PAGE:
DULCIS IN FUNDO
DULCIS IN FUNDO
competitive section, made up of selected according to their formal and essential
quality and originality, destined to the large audience. A new opportunity to
draw, through a cinema focused on food, the metaphors of life. The features
belong to different countries and cinematographies, in order to assure a vision
as wide as possible.
Food is pone
of the most human, material and instinctive aspects. But is it just nourishment,
or culture as well? Unknown tastes, new fragrances, other populations and
cultures’ flavours: intriguing, seductive, stimulating. Food and cinema,
agelong obsessions, excellent languages and silver screen and life’s expressive
raw material: just open any menu of our cinema to realize how much these
philosophies belong to each other.
screenings will take place at night (about 9:45 p.m.) in Castiglione Falletto,
La Morra, Monforte e Serralunga d’Alba, outdoors, near the castles, or in
ancient confraternity churches now deconsecrated.
At the end of
every screening, it will be drawn the number of one of the audience’s badge. The
owner will be given a bottle of vintage Barolo wine, offered by local wine
Cellars that support the festival, as a prestigious symbol of these hills.
NANOOK OF THE
USA 1922, 78'
The father of
all documentaries, the first that gained a worldwide success, “Nanook” was made
nearly accidentally. Flaherty was not a director but an expert sent to the
Hudson bay area in order to verify its mining capacities. After four expeditions
from 1910n and 1916, Flaherty was fascinated by Inuit culture and realized he
was observing a world dying out, so he decide to film it to witness it
existence. The documentary tells Nanook’s everyday’s life: the construction of
an igloo, hunting and fishing, the fight against adversities, the construction
of a kayak. The film was released in 1922 – restored in 1998 – had a worldwide
huge success, giving the possibility to learn something about a culture unknown
to the majority. Flaherty made a wonderful job, on the artistic aspect, but its
authenticity is questionable: its veracity is still discussed, but the narration
is passionate and fascinating. The audio version has a soundtrack composed by
Stanley Silverman in 1975. with this film, the Ermitage continues its
rediscovery of cinema’s masterpieces.
ONCE WE WERE
USA 1997, 96'
Apu live in New York, trying to achieve their personal American Dream. Antonio
is a Sicilian guy without a residence permit, who does the best he can doing
several jobs, in order to maintain himself. One day he meet Ellen, a radio
announcer, and he falls in love with her. Everything gets complicated when she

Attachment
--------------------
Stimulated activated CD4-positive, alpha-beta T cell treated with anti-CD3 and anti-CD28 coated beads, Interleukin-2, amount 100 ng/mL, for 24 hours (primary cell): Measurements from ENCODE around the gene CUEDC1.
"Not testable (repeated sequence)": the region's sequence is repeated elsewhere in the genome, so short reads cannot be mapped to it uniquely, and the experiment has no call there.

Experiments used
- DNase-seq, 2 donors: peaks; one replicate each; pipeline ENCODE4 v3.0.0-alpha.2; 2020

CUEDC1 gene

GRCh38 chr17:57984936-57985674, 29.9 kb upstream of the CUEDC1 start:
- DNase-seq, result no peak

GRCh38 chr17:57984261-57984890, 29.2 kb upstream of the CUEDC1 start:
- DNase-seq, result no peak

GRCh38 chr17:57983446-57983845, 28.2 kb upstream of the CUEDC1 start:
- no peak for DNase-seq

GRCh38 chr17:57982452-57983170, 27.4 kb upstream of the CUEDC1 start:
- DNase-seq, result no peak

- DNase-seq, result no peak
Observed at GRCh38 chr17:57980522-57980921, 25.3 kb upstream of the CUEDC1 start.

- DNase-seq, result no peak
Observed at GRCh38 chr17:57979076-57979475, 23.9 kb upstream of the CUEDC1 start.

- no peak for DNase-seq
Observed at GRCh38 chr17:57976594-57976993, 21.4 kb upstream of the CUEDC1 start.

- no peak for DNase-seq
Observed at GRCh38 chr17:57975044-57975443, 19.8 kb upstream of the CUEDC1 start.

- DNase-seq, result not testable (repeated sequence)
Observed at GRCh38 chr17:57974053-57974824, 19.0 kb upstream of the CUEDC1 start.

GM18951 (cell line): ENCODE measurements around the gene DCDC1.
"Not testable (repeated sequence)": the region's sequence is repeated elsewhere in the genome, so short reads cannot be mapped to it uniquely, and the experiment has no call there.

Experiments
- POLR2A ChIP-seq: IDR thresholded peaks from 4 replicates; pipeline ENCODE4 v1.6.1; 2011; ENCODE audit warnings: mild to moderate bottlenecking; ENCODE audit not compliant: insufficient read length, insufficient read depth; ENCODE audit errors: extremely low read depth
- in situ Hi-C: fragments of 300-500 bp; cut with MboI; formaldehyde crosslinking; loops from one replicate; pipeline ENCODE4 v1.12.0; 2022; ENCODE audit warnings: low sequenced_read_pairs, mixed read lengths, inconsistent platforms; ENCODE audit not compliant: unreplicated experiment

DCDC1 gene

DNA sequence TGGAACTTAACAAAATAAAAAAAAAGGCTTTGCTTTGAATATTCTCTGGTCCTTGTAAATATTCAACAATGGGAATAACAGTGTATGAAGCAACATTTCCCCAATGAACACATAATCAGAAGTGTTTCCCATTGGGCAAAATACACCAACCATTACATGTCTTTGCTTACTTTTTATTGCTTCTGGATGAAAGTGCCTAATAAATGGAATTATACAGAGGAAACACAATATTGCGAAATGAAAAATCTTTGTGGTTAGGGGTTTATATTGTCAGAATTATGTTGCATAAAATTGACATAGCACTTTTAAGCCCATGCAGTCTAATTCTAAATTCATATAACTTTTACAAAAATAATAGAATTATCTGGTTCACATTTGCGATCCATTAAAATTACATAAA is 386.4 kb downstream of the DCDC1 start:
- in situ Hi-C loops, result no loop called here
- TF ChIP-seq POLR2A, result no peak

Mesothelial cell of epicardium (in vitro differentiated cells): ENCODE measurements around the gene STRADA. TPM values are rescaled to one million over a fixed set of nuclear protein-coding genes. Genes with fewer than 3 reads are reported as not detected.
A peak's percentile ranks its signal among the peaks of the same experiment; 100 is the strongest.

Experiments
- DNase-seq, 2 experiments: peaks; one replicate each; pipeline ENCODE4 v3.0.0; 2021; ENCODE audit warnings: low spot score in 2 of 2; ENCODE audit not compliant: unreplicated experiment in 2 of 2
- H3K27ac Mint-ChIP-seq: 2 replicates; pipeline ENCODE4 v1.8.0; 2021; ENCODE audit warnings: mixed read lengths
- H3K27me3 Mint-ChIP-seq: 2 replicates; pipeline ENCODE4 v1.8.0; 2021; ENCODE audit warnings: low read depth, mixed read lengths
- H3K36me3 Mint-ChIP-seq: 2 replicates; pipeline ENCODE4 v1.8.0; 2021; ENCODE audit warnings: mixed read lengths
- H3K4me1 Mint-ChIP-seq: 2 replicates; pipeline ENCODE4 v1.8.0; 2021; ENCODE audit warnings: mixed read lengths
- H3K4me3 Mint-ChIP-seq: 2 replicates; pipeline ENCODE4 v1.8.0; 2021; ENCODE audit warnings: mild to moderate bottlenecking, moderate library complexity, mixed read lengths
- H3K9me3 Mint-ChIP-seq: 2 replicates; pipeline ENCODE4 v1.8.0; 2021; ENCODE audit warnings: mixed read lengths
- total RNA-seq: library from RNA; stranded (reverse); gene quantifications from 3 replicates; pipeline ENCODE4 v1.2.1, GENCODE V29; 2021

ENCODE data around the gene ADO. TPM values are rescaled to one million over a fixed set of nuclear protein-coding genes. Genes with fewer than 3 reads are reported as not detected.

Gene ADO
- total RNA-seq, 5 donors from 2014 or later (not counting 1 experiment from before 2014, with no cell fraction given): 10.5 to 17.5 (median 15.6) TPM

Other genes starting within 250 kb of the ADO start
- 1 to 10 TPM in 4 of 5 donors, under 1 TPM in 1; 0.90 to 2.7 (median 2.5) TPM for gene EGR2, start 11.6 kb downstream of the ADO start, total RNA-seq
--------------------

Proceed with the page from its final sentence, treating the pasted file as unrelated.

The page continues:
is offered a job in Paris. Apu, on the contrary, lives in the U.S. since long
time, getting by with the most different jobs. When Devi, the woman is parents
have chosen to become his wife when he was still a child, arrives, he clashes
with a reality which has become unknown to him - the customs of his homecountry
– and with the trouble his wife has settling down in America.
was born to Rome in 1965. he moved to New York where he graduated in 1995, at
the Department of Cinema of the Tish School of the Arts. His début as director,
always in the U.S., is Once We Were Strangers, a feature written
directed and produced by himself, which was screened at Sundance Film
Festival in 1998: he is the first Italian director accepted to Robert
Redford’s festival. From 1998 to 2000, Crialese worked in American theatres.
International success came with Respiro (2002), that won the
Critics Award at Cannes in 2003. In 2006 his feature Nuovomondo
was chosen to take part in the selection for the Best Foreigner Film at the
SERES QUERIDOS / MY
NEW STRANGE FIANCÉE
Argentina/Spain/Portugal/GB 2004, 89'
Leni Dalinsky, Jewish, wants to introduce her new boyfriend, Rafi, Palestinian,
to her parents. The two decide not to reveal the thing, considering the family’s
behaviour which is a little peculiar. The fat gets really near to the fire: the
adolescent son, David, has just become a real orthodox and eats only kosher food
and conforms himself to the Shabbat rules; Tania, the eldest sister, is a
man-eater with a passion for belly-dance; the niece goes round the house with a
pillow under her dress telling she’s pregnant; the grandfather has sight and
hearing problems; mother is unstable mother and neurotic, and the father has
probably a lover. The Palestinian boy joins this complicated situation, and
proves himself so awkward as to risk the family’s life. Tolerance will come at
the end, but coming through winding paths.
Harari are the screenplay’s authors as
well as the directors of their very début.